Số nguyên tố là thứ quá đỗi quen thuộc với những ai học toán, cũng như đối với các lập trình viên. Ai học giải thuật đều đã giải qua những bài về số nguyên tố, với độ khó dàn trải từ đơn giản tới phức tạp, từ vòng lặp thử tính chia hết tới sàng số nguyên tố Eratosthene…

Hôm nay mình rảnh thì có nghĩ ra một bài như thế này, các bạn xem qua nhé!

Đề bài: Cho hai số nguyên dương x và y (các test case đưa vào luôn đảm bảo x > y). Viết chương trình kiểm tra xem x^{2} – y^{2} có phải là số nguyên tố hay không.

Thoạt nhìn qua thì bài này khá đơn giản. Tính x^{2} – y^{2}, rồi kiểm tra. Nhưng khi x và y lớn, ví dụ cỡ 10^{18} thì cách này sẽ chạy quá thời gian.

Hãy quan sát biểu thức x^{2} – y^{2}. Nếu bạn đã học 7 hằng đẳng thức đáng nhớ, sẽ dễ thấy rằng x^{2} – y^{2} có thể được viết dưới dạng (x-y)(x+y). Vì x và y đều là các số nguyên dương, nên x ≥ 1 và y ≥ 1. Từ đó suy ra: (x+y) ≠ 1.

Xét biểu thức còn lại, x-y. Sẽ xảy ra hai trường hợp là (x-y) ≠ 1 và (x-y)=1. Với trường hợp đầu tiên, x^{2} – y^{2} sẽ không là số nguyên tố vì vi phạm định nghĩa (chỉ có hai ước là 1 và chính nó). Do đó với (x-y)=1, biểu thức ban đầu sẽ tương đương với chỉ x+y. Ta chỉ cần xét x+y là đủ. Sau đây là code miêu tả bài toán này.

bool primeSquare(long long a, long long b)
{
if (a-b != 1) return false;
long long num = a + b;
if (num % 2 == 0) return false;
for (long long i = 3; i*i <= num; i += 2)
{
if (num % i == 0) return false;
}
return true;
}

We all know a random number times 0 always ends up 0, but the division for 0 is impossible. Computer programs return numerous errors upon stumbling across this matter, math leaners try their best with conditions to avoid dividing by 0. Some guys on YouTube even tried to prove that 1 equals to 0 using this very infamous numerical expression.

But why is that? Let us take a very straightforward and intuitive example to explain why dividing by 0 is a meaningless act.

Say you have a delicious cake. Rashford and Pogba come to your house to eat it with you. In order to make everyone happy, the cake must be divided into 3 equal parts, so each one of you will have a third of that cake. In another scenario, it is the same cake, but you celebrate something alone and want to eat the whole thing. Simple. You divide the cake by 1, so it ends up being itself. Bon appetit!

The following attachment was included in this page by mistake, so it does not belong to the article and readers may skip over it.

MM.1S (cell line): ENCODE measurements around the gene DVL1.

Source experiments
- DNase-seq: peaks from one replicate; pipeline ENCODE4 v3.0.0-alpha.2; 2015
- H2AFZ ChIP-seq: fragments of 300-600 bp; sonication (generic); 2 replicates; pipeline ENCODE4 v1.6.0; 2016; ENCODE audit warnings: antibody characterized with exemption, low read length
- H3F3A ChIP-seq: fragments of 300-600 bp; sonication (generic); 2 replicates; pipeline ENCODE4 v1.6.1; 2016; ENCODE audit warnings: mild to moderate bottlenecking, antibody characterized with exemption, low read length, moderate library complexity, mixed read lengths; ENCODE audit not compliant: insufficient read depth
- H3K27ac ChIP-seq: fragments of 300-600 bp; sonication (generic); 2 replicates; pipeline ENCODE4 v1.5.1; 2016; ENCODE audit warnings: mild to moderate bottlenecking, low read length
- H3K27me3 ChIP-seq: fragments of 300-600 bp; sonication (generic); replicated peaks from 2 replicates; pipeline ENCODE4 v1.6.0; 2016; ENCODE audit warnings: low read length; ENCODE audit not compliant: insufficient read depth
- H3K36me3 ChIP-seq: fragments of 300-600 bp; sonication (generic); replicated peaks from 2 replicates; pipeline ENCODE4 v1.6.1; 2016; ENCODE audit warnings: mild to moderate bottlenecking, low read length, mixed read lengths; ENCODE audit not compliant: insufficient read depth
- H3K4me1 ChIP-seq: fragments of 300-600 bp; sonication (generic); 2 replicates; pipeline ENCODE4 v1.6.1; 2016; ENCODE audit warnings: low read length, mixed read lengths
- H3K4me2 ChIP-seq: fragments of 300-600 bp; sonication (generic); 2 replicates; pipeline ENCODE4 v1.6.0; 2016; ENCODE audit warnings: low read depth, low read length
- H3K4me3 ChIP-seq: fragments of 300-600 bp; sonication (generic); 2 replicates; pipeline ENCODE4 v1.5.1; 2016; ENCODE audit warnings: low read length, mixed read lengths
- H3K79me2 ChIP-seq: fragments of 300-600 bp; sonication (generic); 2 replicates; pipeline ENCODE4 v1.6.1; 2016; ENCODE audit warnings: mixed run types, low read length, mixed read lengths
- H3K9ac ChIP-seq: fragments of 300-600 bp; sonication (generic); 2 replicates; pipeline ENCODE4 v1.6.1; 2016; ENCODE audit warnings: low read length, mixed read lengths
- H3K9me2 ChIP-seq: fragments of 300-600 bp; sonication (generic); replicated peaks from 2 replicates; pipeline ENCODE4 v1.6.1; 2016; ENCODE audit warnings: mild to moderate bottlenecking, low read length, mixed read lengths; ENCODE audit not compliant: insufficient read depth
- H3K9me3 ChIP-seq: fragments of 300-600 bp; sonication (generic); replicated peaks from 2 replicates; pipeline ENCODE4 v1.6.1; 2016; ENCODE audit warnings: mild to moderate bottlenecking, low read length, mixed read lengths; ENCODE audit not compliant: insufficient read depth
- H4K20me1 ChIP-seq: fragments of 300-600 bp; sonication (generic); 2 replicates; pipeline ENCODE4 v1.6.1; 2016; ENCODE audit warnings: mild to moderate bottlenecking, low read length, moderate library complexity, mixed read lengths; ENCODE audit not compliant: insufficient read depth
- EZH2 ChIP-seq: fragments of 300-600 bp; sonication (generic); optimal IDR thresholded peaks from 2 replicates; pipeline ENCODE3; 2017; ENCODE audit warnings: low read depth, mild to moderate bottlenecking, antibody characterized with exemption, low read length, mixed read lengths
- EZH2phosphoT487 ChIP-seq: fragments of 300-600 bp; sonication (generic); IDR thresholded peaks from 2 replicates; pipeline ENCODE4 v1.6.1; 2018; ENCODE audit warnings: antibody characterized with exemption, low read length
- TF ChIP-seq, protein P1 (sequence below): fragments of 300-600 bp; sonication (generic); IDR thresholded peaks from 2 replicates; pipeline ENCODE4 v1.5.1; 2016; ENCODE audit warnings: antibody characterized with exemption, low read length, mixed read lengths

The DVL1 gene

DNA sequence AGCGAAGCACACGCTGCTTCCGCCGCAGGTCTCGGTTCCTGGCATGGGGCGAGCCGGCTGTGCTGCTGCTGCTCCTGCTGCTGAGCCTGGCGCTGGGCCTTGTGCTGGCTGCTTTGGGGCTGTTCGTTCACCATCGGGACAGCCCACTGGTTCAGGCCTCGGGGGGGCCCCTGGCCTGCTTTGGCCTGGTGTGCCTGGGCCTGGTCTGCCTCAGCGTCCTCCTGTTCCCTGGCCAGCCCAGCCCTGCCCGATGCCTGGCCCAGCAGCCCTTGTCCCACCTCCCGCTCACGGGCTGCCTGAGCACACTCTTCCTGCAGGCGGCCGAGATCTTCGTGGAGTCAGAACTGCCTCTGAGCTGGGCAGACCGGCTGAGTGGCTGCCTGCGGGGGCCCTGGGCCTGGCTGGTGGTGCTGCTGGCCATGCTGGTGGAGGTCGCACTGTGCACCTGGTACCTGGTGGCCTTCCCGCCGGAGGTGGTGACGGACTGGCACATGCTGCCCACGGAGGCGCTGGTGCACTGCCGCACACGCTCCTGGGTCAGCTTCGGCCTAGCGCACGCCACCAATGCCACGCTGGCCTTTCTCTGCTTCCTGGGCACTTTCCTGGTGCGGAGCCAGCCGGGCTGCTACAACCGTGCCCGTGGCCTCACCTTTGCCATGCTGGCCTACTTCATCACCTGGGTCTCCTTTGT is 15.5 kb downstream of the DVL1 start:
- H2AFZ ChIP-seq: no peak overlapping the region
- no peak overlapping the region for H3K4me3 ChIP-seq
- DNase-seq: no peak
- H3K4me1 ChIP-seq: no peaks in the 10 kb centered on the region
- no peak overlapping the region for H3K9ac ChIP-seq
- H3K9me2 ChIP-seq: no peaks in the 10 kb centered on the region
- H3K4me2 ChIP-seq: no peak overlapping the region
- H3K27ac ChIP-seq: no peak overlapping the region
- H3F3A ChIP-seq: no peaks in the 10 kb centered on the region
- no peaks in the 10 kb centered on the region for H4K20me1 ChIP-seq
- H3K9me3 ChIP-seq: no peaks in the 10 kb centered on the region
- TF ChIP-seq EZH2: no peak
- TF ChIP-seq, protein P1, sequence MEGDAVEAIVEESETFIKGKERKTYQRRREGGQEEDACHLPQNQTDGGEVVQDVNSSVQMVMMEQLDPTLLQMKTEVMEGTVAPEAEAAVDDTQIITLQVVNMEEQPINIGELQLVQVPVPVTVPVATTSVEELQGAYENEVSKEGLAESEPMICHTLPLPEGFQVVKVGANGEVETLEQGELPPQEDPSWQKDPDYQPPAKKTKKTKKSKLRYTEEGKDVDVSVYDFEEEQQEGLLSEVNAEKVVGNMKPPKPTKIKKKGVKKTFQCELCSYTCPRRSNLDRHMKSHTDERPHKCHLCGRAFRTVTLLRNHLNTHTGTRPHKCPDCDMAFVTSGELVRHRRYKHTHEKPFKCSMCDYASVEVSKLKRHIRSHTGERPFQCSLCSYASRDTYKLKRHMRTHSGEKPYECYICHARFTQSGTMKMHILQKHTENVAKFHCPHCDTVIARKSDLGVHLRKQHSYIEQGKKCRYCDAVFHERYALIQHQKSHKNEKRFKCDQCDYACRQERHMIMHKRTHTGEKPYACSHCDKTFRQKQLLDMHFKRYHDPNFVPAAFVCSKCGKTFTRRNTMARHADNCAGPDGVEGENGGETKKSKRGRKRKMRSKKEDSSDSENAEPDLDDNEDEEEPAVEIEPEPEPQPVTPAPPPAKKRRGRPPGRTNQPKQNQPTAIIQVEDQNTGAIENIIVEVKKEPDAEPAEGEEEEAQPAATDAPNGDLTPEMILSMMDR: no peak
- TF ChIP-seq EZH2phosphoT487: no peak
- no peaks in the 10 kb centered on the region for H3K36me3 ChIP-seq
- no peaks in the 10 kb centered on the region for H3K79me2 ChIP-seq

But what happens when you attempt to divide the cake by 0? The cake just disappears. Just a second ago, a delicious piece of culinary art stays in front of you, but now it is in the void. The act itself gets ridiculous when you think about it. Where is the cake? Ask the divisor.

That is the answer for dividing by 0. You cannot destroy matters, because the act of dividing by 0 “destroys” matters and numbers. For those who studied physics, you must be familiar with the Conservation of mass: “mass can neither be created nor destroyed, although it may be rearranged in space, or the entities associated with it may be changed in form.”

You may be familiar with quick-sort, but when you stumble across this problem, it turns out to be a lot more complex. Since you need to determine the method that involves the fewest moves possible, you will have to take another approach. The given problem can be re-stated into this problem:

Problem statement

Hien is the class monitor and he wants his classmates to form a line, in which the height of every students is in ascending order. He needs to form that line by moving his classmates from the line to the start or end of it and it has to be a quick process, since Hien is very lazy and needs to play Age Of Empires right away. Write an algorithm to help him.

Input format

First line: n.

Second line: n numbers indicating the height of every student in the class, each seperated by a space.

Constraints

n ≤ 100; H[i] ≤ 100000 (H[i] is the height of an individual).

Output format

An integer indicating the fewest moves possible.

Sample input

4

2 1 3 5

Sample output

1

Explanation

The student with height 1 is moved to the start of the line.

Let’s not pay attention to the ‘fewest moves’ for a while. Normally, when you see these types of ‘moving’ elements to start or end of an array, you can take a look at a basic approach.

Let’s take the Sample input as an example. With the basic approach, we search for the smallest element in the array, which is now 1. After that, we move it to the far right of the array. Then, we search for the next smallest element, which is 2, and we keep doing it until 5 is moved to the far right of the array. We come to the conclusion that for this approach, the number of moves that are taken is exactly equal to the number of elements present in the array itself. But let’s have a closer look. We can see that 2, 3 and 5 are contiguous, meaning that the relative order between them is not changed at all when sorting is completed. So, we can know that in the required algorithm, we need to conserve the order of contiguous integers. That is when std::pair comes to use.

What is std::pair, exactly?

Std::pair is a pre-defined class in C++. A pair element is consisted of 2 other sub-elements, which can be classified as first and second. In the algorithm we are searching for, as stated earlier, we can utilise std::pair to get the job done by assigning the input elements to first and its index to second.

Get the job done

After that, quick-sort comes in handy. We then use it to sort the array in ascending order. Because std::pair is used, when sorting the elements, each index is carried along with the data. Then, we can just compare the indexes of every subsequent element. Job done!